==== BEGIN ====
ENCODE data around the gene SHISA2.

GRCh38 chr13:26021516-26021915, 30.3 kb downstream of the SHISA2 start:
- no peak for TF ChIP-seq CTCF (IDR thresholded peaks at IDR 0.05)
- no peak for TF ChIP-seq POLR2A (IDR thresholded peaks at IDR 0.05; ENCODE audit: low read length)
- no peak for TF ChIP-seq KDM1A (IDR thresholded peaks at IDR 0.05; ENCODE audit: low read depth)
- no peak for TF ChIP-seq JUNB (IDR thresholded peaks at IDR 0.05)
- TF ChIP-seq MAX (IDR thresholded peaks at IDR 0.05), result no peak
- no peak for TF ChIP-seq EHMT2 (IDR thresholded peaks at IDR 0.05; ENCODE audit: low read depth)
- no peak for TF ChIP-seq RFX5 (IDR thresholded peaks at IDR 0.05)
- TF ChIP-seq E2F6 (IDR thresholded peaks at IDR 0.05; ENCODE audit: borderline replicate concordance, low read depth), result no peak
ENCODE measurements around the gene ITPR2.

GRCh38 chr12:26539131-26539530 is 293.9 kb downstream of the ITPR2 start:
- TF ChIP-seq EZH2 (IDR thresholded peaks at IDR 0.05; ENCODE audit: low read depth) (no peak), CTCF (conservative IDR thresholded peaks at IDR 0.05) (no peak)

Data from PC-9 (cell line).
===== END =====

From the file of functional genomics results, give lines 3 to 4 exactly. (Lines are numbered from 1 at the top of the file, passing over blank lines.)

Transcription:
- no peak for TF ChIP-seq CTCF (IDR thresholded peaks at IDR 0.05)
- no peak for TF ChIP-seq POLR2A (IDR thresholded peaks at IDR 0.05; ENCODE audit: low read length)